Twice gifted students with learning problems can go through their entire academic career struggling with school work, but unable to receive services. The struggle is primarily encountered on the home front. Frustrated children and parents, battle through homework and self-esteem issues that leave everyone exhausted.
Often twice gifted students’ strengths effectively hide their weaknesses. As a result, they do not qualify for services in school and they often go untreated and undiagnosed which greatly impacts their self-esteem. “I’m dumb.” “I can’t do this,” but you as their parent know that is not true. The frustration of watching your gifted child struggle is one of the most helpless feelings a parent can face. I know I have been there.
So what are the steps for getting the right type of help?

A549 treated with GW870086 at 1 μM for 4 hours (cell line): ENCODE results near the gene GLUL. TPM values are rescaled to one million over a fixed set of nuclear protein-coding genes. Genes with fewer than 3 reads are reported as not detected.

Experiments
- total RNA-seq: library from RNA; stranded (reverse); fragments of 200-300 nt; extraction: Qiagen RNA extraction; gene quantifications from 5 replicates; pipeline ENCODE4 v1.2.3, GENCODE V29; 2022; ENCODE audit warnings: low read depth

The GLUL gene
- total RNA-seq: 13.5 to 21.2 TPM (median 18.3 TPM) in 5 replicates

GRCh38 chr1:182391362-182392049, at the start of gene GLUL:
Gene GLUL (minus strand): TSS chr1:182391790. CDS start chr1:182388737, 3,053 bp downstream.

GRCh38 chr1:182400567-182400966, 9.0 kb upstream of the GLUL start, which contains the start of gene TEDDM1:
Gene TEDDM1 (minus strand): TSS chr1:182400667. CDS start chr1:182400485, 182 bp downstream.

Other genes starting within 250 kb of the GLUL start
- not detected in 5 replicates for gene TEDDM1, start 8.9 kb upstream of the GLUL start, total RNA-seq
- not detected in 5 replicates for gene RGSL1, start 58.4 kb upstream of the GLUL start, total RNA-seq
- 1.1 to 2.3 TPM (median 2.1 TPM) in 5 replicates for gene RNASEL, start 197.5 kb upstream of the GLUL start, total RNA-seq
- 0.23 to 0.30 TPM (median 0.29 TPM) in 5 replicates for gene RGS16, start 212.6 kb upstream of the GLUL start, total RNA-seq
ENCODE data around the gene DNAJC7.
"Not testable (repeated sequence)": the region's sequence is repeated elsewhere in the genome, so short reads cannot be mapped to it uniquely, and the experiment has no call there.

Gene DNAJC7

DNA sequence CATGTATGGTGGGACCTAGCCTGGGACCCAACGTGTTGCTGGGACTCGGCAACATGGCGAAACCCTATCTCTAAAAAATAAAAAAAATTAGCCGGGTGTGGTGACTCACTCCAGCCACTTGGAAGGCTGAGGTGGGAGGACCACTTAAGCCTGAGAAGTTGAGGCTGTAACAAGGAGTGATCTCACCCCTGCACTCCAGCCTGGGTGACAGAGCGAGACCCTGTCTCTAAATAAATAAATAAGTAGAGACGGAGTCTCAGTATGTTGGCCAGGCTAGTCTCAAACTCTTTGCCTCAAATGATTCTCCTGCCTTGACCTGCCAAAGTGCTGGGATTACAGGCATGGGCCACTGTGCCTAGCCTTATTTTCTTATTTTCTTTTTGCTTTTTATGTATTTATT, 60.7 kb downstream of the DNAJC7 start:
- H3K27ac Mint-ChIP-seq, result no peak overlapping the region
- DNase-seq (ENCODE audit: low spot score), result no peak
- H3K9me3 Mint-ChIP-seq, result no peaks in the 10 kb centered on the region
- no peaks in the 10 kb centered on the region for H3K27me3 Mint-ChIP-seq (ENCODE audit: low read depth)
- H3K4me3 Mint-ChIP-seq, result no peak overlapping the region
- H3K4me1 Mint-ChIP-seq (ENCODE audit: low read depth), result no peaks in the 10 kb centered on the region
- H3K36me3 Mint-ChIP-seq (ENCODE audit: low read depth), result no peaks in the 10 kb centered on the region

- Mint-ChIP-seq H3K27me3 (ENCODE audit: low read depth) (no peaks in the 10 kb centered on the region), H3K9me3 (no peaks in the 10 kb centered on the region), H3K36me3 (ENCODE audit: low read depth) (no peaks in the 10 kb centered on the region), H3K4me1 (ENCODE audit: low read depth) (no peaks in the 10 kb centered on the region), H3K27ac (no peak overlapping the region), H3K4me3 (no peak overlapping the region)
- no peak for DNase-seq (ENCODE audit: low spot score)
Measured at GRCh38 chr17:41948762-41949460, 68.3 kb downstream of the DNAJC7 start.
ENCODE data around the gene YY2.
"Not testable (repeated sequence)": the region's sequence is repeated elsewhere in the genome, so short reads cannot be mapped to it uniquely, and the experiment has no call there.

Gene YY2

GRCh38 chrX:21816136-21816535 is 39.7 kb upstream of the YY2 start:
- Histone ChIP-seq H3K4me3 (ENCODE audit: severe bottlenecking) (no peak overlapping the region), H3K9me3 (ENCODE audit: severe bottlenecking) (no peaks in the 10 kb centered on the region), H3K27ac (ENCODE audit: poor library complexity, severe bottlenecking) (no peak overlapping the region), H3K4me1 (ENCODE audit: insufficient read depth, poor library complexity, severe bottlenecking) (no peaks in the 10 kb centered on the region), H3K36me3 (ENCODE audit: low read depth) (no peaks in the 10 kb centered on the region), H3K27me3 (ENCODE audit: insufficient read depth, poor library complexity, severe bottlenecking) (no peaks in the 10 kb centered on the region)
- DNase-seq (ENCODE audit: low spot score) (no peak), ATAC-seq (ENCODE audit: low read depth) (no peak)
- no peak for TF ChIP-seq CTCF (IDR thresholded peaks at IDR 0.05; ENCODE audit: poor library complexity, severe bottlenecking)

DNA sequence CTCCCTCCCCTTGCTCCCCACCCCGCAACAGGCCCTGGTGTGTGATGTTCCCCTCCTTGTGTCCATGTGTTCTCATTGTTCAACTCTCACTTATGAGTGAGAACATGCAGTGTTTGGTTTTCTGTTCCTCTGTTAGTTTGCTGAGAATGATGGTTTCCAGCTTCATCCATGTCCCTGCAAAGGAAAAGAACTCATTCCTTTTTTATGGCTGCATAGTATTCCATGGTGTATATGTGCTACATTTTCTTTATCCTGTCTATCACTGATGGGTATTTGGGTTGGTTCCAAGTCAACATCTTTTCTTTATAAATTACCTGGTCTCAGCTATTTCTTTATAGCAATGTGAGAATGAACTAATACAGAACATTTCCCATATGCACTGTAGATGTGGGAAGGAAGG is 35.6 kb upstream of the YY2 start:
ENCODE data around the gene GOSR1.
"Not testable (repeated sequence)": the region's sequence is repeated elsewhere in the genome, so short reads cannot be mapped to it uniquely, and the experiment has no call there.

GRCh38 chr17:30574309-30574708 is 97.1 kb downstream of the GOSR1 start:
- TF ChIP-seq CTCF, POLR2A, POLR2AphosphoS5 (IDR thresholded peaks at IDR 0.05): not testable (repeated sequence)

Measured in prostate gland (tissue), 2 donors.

1.) Get a recommendation to a psychologist for a good neuropsychological evaluation to identify your child’s problems or look for resources that have children with similar problems to your child and try to identify the problem yourself. (There are great books and websites)
2.) Match the area of weakness to the type of intervention indicated for the problem.
3.) Identify your child’s learning needs. Are they shy? Do they do best one on one? Do they learn best in a group? Do you need a whole academic environment change or simply additional services? Are they self-conscious of their learning problems and deeply shamed? Do they need counseling in addition to academic services? How do they learn best?
Here is a great resource for parents struggling with identifying their gifted child’s challenge.